Tenaga Nasional Bhd is seeking to raise as much as MYR10 billion (S$2.7 billion) in an Islamic bond (sukuk) issue to develop a power plant project it is planning to take over from debt-laden state fund 1Malaysia Development Bhd (1MDB), sources familiar with the matter told Reuters.
The bond by Malaysia’s national utility would be the largest sukuk globally this year, a major boost for the sukuk market after issuance fell in the first quarter to its lowest point in four years, the news wire reported.
The planned purchase of 1MDB’s 70 per cent stake in Project 3B, a greenfield 2,000 MW coal-fired plant project, will take the pressure off 1MDB to find the funds to develop the project and help it focus on paring down debt of more than $11 billion. The state investment firm’s hefty debt has been a source of controversy in national news flow as it has impacted Malaysia’s currency and its credit rating.
Related story: Tenaga Nasional to take 1MDB’s 70% stake in Project 3B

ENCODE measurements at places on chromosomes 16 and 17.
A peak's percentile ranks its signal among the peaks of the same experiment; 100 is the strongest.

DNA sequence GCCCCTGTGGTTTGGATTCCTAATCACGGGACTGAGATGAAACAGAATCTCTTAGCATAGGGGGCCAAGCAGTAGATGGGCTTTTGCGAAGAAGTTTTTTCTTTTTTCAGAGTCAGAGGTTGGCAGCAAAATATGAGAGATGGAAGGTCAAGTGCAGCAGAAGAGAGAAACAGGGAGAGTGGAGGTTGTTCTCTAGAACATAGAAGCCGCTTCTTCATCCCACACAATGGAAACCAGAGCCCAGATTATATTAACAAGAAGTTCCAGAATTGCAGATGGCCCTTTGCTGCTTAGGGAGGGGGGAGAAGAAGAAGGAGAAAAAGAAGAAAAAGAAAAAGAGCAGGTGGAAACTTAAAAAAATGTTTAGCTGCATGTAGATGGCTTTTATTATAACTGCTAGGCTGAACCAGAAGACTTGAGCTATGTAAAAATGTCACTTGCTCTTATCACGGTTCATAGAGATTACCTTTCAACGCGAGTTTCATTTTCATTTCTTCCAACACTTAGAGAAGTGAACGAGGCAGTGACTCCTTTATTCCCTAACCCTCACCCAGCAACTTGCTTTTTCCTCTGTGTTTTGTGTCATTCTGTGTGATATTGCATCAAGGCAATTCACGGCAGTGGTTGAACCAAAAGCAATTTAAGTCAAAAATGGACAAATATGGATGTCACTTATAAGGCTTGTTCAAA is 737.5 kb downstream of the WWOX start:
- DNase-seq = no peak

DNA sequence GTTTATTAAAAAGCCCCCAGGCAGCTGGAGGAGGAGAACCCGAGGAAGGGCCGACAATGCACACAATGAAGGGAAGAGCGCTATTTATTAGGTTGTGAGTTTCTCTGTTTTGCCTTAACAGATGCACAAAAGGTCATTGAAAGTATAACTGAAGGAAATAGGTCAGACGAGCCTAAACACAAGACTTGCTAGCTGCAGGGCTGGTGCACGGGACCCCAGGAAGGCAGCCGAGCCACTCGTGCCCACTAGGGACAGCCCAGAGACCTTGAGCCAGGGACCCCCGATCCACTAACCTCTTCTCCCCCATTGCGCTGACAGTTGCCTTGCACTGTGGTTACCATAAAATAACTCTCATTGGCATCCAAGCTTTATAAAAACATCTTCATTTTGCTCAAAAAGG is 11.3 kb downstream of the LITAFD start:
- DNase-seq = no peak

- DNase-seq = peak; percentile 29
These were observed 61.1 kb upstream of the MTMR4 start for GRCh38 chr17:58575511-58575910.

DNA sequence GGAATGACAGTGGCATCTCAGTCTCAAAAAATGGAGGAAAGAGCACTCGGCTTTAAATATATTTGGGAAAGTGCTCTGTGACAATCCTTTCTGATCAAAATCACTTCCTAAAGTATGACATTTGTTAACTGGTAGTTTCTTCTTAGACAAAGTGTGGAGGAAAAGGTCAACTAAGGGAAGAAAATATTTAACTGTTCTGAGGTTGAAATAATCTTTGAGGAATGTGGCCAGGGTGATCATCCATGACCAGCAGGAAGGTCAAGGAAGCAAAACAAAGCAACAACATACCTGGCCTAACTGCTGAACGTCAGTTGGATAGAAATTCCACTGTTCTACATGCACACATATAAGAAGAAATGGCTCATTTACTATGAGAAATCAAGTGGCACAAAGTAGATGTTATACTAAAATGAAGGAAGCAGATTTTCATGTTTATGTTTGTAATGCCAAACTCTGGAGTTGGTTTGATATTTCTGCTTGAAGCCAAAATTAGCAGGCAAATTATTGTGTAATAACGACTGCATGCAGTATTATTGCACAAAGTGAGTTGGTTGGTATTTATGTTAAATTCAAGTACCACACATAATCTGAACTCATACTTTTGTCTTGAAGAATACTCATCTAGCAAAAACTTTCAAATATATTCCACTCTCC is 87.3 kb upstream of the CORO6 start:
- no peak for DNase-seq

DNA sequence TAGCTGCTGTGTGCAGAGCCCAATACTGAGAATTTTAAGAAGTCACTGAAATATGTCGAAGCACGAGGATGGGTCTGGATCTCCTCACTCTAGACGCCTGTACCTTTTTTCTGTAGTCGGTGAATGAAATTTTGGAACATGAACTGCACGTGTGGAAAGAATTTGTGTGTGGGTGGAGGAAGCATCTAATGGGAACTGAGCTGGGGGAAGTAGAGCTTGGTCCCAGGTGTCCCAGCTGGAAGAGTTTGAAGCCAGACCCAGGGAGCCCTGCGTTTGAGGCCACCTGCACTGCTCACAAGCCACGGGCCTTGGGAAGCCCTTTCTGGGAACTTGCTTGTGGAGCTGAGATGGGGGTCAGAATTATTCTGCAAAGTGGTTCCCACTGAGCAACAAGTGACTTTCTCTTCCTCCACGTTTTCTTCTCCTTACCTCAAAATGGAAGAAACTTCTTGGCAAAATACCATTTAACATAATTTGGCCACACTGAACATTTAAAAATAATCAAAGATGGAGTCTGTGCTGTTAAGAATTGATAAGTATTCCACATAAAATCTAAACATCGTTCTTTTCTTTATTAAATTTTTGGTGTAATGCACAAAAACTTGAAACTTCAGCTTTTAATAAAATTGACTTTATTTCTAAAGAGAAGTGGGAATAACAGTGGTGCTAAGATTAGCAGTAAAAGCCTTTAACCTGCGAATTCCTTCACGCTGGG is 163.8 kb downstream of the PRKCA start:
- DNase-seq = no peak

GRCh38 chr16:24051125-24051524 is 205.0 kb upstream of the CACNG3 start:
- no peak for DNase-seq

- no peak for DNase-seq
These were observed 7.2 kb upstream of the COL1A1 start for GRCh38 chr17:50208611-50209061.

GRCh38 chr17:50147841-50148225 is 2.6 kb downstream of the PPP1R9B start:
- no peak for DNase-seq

While Project 3B fits well with Tenaga’s own energy supply needs, some analysts are worried that the company may end up overpaying if the government pushes for 1MDB to gain the best deal it can. Local politicians and journalists have been quick to question if local corporations are bailing 1MDB out.
The sum that Tenaga will pay 1MDB has yet to be determined as the two firms are still in talks. Tenaga chief executive officer Azman Mohd has defended the plan, saying Tenaga would not pay a premium and asserting it was not a bailout for 1MDB.
1MDB, whose board of advisers is chaired by Malaysian Prime Minister Najib Razak, won the rights to build Project 3B in 2014, beating out Tenaga and other bidders. But the state fund’s liquidity problems put its ability to build the plant in question. Japan’s Mitsui & Co owns the remaining 30 per cent of the project.
It is the first power asset to be disposed of by 1MDB, as the fund looks to wind down its businesses. Project 3B is parked under Edra Global Energy Bhd, 1MDB’s power unit which was earlier intended for an initial public offering.
Reuters added that bankers and analysts have also said Tenaga will not only use debt to finance the project, with debt usually accounting for 75 to 85 percent of its project financing.
Tenaga is also likely to be able to charge higher electricity tariffs than 1MDB under the terms of its proposed takeover by Malaysia’s Energy Commission.
Tenaga’s planned issuance for the project would surpass a $2 billion sukuk by the Indonesian government last month. Global sukuk issues have slumped as weak oil prices have hit the economies of Malaysia and countries in the Middle East.